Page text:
It is the runt of our galaxy's stellar litter. The smallest brown dwarf, a "failed" star that barely glimmers, has been detected by astronomers.
Weighing in at just less than ten times the mass of Jupiter, or about 1 per cent the mass of the Sun, it is the lightest non-planetary object yet seen outside the solar system.
However, David Pinfield, the astronomer at Queen's University, Belfast, who made the discovery, believes the runt and its ilk could emerge as our galaxy's silent majority, outnumbering and possibly outweighing ordinary stars.
They could even hold the key to explaining dark matter, the mysterious "invisible" substance that some have calculated could account for nine-tenths of the mass of all galaxies.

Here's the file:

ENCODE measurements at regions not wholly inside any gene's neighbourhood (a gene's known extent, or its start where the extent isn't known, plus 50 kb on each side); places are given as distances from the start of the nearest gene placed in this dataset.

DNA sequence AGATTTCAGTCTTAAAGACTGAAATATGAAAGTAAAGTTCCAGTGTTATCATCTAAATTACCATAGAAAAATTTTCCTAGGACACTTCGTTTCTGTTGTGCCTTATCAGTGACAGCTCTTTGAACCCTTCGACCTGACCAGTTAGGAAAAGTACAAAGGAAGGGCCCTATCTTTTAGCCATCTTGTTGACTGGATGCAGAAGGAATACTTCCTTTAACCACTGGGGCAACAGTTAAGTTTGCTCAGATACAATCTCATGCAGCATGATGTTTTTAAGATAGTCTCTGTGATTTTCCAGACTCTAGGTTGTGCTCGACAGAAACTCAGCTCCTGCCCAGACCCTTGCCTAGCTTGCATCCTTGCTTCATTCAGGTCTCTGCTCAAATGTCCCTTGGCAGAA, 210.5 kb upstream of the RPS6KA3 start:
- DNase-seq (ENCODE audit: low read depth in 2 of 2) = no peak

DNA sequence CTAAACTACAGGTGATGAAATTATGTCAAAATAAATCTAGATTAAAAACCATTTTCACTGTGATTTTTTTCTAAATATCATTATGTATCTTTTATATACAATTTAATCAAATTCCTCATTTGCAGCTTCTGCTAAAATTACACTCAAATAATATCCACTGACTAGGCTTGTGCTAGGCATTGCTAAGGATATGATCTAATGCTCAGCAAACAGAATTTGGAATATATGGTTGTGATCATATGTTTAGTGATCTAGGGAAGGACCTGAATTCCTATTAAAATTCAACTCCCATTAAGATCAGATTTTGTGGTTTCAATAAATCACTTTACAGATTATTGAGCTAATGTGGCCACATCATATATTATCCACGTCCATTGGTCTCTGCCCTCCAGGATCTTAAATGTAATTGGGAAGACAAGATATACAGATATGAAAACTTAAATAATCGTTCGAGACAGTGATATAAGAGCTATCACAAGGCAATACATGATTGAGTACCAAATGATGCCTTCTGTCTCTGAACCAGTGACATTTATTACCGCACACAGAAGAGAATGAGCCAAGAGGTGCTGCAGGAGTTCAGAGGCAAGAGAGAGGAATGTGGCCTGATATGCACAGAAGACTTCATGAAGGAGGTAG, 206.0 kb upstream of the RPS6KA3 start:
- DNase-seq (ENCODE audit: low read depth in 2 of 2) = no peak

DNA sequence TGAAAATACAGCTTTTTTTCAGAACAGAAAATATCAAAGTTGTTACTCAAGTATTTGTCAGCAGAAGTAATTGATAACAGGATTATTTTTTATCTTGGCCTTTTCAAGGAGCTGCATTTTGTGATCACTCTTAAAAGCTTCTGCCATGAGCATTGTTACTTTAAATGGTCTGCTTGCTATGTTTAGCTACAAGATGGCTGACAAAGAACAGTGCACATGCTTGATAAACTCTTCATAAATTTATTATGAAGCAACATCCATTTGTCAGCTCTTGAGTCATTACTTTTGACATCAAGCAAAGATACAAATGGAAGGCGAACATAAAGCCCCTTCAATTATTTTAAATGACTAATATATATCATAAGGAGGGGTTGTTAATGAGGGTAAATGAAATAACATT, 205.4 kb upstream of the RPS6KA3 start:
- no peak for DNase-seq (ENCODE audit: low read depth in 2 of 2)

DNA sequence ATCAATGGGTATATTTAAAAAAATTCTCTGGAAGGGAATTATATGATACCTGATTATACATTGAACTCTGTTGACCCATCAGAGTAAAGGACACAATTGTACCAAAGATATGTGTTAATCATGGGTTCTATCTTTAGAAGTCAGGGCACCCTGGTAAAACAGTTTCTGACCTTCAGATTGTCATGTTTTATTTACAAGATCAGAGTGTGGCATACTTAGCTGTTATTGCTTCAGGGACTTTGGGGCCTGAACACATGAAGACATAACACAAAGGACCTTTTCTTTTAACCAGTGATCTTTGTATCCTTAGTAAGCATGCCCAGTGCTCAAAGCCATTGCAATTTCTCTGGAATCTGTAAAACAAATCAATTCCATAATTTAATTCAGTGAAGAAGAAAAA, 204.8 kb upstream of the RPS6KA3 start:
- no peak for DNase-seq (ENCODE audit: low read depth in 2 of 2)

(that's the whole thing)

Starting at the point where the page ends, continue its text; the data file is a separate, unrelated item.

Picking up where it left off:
"Brown dwarfs could be all around us in the local galactic disk, but we wouldn't see them all, as many of them would just be too faint and cool," he said.
Dr Pinfield, who described his research at a conference in Dublin last week, has so far identified 132 candidate objects, 92 of which potentially have a mass under ten times that of Jupiter.
Brown dwarfs are made up of hydrogen, like our Sun, but have too little mass to start the nuclear reactions that make stars shine. Instead they are doomed to simply cool and shrink with age.
Dr Pinfield trained the Isaac Newton Telescope at a star-forming region called the Taurus molecular cloud.
He has since begun to check his candidates using the United Kingdom Infrared Telescope and, of the three completed so far, two have been confirmed as brown dwarfs.